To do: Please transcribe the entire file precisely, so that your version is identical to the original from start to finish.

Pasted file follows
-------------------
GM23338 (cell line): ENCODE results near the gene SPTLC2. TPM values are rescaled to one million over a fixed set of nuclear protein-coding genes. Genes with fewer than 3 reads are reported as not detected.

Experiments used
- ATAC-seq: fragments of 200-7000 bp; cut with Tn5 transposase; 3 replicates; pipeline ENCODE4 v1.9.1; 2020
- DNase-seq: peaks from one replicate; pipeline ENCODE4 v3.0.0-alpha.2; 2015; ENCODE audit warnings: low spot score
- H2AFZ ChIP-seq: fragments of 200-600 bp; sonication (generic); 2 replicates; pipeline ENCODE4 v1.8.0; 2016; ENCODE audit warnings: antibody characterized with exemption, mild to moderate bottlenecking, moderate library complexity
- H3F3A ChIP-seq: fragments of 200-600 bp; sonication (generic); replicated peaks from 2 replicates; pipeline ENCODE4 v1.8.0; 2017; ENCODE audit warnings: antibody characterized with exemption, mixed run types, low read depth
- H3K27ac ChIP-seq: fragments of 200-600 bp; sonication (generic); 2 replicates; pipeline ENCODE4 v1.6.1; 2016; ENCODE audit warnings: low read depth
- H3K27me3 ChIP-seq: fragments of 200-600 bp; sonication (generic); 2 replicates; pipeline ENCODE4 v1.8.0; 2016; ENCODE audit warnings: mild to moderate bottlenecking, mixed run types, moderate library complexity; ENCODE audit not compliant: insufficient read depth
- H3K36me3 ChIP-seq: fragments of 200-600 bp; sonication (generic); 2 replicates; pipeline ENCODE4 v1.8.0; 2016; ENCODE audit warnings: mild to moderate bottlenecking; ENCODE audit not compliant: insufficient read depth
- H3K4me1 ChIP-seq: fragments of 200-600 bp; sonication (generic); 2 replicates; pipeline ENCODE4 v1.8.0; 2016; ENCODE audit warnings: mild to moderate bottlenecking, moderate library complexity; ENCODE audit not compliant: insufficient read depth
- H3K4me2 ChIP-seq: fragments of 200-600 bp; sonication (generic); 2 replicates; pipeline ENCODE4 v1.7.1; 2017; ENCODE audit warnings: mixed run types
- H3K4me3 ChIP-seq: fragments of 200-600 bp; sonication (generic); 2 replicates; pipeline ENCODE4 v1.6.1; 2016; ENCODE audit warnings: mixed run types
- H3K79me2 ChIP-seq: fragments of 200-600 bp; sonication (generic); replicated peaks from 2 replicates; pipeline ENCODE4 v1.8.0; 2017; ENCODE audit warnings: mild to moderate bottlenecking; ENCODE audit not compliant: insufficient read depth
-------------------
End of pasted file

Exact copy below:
GM23338 (cell line): ENCODE results near the gene SPTLC2. TPM values are rescaled to one million over a fixed set of nuclear protein-coding genes. Genes with fewer than 3 reads are reported as not detected.

Experiments used
- ATAC-seq: fragments of 200-7000 bp; cut with Tn5 transposase; 3 replicates; pipeline ENCODE4 v1.9.1; 2020
- DNase-seq: peaks from one replicate; pipeline ENCODE4 v3.0.0-alpha.2; 2015; ENCODE audit warnings: low spot score
- H2AFZ ChIP-seq: fragments of 200-600 bp; sonication (generic); 2 replicates; pipeline ENCODE4 v1.8.0; 2016; ENCODE audit warnings: antibody characterized with exemption, mild to moderate bottlenecking, moderate library complexity
- H3F3A ChIP-seq: fragments of 200-600 bp; sonication (generic); replicated peaks from 2 replicates; pipeline ENCODE4 v1.8.0; 2017; ENCODE audit warnings: antibody characterized with exemption, mixed run types, low read depth
- H3K27ac ChIP-seq: fragments of 200-600 bp; sonication (generic); 2 replicates; pipeline ENCODE4 v1.6.1; 2016; ENCODE audit warnings: low read depth
- H3K27me3 ChIP-seq: fragments of 200-600 bp; sonication (generic); 2 replicates; pipeline ENCODE4 v1.8.0; 2016; ENCODE audit warnings: mild to moderate bottlenecking, mixed run types, moderate library complexity; ENCODE audit not compliant: insufficient read depth
- H3K36me3 ChIP-seq: fragments of 200-600 bp; sonication (generic); 2 replicates; pipeline ENCODE4 v1.8.0; 2016; ENCODE audit warnings: mild to moderate bottlenecking; ENCODE audit not compliant: insufficient read depth
- H3K4me1 ChIP-seq: fragments of 200-600 bp; sonication (generic); 2 replicates; pipeline ENCODE4 v1.8.0; 2016; ENCODE audit warnings: mild to moderate bottlenecking, moderate library complexity; ENCODE audit not compliant: insufficient read depth
- H3K4me2 ChIP-seq: fragments of 200-600 bp; sonication (generic); 2 replicates; pipeline ENCODE4 v1.7.1; 2017; ENCODE audit warnings: mixed run types
- H3K4me3 ChIP-seq: fragments of 200-600 bp; sonication (generic); 2 replicates; pipeline ENCODE4 v1.6.1; 2016; ENCODE audit warnings: mixed run types
- H3K79me2 ChIP-seq: fragments of 200-600 bp; sonication (generic); replicated peaks from 2 replicates; pipeline ENCODE4 v1.8.0; 2017; ENCODE audit warnings: mild to moderate bottlenecking; ENCODE audit not compliant: insufficient read depth